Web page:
How hard it must be to be those people who have to have the movie now now now now. For whom Blu-Ray is such a BURDEN to have to pay extra for. I never have a problem with new releases because by the time they climb their way up the 400+ title list of my queue, they're no longer remotely new. It's easy being me with the way I watch movies. (Speaking of, I have three that need taking care of that I've had for weeks...)

Anyway, the title of my post refers to a trick I learned when I worked at Blockbuster. For those who might NEED movies on the Tuesdays they are released, you can get same-day delivery. Put the new release at the top of your queue, return a disc on Friday/Saturday before, and you should get it Tuesday. At Blockbuster, we got all new releases the Friday before. Employees could take 'em out, and it gave time for them to be wired up for security/scanning purposes. (I think that's why there was a delay. I have no idea, really.) Netflix will send it to you Monday because you won't get it before Tuesday. It works, I've done it. (This is also how Amazon does it with same-day releases.) Just FYI for those who might have the same-day new release fixation as the people at that post.
trinityvixen: (question)
ETA: After posting, I went to look at what's coming in the mail to me today. It's Dragonball Evolution--the live-action movie with white people pretending (or not) to be Asian. No wonder I never have to wait for movies!

Someone has been unable to get a DVD through Netflix for almost three months.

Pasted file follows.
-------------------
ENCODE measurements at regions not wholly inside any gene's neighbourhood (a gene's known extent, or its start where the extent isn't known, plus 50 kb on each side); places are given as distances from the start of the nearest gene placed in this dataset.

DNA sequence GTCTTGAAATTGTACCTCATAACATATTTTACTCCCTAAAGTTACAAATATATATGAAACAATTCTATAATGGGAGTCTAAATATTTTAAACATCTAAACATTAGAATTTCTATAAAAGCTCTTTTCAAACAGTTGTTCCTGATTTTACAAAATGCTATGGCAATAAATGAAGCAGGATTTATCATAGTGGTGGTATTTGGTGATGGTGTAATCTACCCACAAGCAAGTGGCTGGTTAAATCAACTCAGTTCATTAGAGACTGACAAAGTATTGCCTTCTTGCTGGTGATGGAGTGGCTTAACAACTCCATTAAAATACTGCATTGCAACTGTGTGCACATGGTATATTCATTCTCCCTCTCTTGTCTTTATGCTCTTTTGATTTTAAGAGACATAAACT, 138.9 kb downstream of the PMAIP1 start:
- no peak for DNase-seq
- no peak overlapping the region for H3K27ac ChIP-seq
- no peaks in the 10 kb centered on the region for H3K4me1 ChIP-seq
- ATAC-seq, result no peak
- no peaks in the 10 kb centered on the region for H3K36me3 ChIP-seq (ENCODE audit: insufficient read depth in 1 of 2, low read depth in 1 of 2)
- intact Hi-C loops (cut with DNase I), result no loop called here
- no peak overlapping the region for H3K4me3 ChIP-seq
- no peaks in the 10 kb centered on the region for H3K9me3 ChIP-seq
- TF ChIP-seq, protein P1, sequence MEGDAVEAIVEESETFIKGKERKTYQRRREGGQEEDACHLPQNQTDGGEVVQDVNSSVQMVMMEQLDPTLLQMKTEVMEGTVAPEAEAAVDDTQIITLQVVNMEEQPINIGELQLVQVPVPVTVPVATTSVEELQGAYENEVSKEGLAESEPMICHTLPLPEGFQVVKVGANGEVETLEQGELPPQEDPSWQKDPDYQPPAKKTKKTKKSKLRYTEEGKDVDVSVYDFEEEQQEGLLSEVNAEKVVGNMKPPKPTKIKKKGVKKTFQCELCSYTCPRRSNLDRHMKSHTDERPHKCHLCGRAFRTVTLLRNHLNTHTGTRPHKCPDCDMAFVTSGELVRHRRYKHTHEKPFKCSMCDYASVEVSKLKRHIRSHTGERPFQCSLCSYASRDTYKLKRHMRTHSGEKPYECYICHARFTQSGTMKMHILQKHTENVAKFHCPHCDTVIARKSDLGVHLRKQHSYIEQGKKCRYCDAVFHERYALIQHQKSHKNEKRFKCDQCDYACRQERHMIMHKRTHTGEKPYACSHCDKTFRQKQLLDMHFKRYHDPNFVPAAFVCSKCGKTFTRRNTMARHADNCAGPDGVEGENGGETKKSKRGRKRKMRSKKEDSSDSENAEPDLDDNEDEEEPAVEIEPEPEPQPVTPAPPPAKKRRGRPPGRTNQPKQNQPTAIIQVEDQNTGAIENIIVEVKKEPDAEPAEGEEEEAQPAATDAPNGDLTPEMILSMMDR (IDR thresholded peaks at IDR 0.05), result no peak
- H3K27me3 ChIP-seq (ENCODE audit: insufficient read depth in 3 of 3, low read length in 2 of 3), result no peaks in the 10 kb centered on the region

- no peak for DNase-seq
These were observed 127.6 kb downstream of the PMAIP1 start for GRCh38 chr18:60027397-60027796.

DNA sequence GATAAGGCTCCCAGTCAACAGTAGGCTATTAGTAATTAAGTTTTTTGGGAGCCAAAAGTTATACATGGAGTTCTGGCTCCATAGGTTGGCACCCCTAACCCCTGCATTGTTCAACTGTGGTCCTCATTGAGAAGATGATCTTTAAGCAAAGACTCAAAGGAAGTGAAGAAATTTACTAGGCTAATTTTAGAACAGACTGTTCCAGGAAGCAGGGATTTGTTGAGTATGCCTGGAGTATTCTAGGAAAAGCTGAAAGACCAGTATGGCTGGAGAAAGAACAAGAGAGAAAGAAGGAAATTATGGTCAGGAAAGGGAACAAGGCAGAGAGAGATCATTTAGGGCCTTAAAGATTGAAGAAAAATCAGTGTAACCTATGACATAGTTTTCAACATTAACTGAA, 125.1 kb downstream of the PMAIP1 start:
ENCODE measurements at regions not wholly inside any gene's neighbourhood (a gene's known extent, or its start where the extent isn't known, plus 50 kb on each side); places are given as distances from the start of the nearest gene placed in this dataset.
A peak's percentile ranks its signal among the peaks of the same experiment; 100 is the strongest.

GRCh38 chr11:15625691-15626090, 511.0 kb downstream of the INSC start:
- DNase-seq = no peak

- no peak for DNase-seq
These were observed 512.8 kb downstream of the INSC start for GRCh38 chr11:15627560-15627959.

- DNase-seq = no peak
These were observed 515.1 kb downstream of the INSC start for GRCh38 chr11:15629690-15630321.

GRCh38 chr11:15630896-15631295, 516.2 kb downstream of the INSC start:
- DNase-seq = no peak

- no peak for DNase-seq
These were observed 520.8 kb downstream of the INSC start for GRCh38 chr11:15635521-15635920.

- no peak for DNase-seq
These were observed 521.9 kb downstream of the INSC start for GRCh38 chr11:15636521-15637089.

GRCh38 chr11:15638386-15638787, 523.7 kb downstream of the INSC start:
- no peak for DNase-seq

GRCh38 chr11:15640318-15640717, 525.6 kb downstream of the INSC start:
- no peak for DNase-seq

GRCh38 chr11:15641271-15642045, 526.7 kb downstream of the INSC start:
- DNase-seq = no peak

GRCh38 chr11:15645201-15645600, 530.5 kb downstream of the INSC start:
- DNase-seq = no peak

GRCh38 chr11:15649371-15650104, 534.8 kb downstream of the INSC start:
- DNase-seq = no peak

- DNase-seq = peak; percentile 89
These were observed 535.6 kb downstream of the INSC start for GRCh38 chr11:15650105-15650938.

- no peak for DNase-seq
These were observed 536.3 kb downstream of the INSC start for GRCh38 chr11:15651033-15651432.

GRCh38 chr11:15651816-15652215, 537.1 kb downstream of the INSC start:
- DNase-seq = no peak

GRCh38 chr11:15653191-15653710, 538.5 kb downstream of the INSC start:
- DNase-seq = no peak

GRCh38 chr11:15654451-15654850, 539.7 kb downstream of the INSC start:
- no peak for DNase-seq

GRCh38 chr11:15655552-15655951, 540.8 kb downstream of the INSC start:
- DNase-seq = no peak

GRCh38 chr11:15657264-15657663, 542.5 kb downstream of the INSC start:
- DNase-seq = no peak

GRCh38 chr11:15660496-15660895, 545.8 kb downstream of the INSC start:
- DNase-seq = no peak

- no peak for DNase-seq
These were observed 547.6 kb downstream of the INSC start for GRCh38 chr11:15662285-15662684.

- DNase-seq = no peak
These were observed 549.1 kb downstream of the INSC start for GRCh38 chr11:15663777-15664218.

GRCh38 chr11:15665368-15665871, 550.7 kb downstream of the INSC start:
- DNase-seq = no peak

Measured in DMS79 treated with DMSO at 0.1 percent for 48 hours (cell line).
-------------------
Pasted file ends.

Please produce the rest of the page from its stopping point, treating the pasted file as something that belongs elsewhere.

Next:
How does that even happen? I have never had to wait longer than maybe a couple of days even for something that said "Very Long Wait." I bumped G.I. Joe to the top my queue a few days before going to San Francisco because I thought my brother-in-law would watch it with me. (Turns out he already owned it.) I was mad at myself at the time because I was sure it would never arrive in time--"very long wait" and all. It came like three days later, maybe one whole extra day from the usual two-day turnaround I get on my Netflix movies.

Granted, I live in NYC, and we've got a huge Netflix processing center in Queens on top of the fact that our giant population means that there are always fifteen billion copies of every movie imaginable ready to go at any time. But really? You can be kept waiting for movies? It's always the other way around for me--my movies are waiting on me--and have been to the point that the XBOX is threatening to mutiny if I try to make it load all fifty billion Watch It Now movies I have in my queue one more time.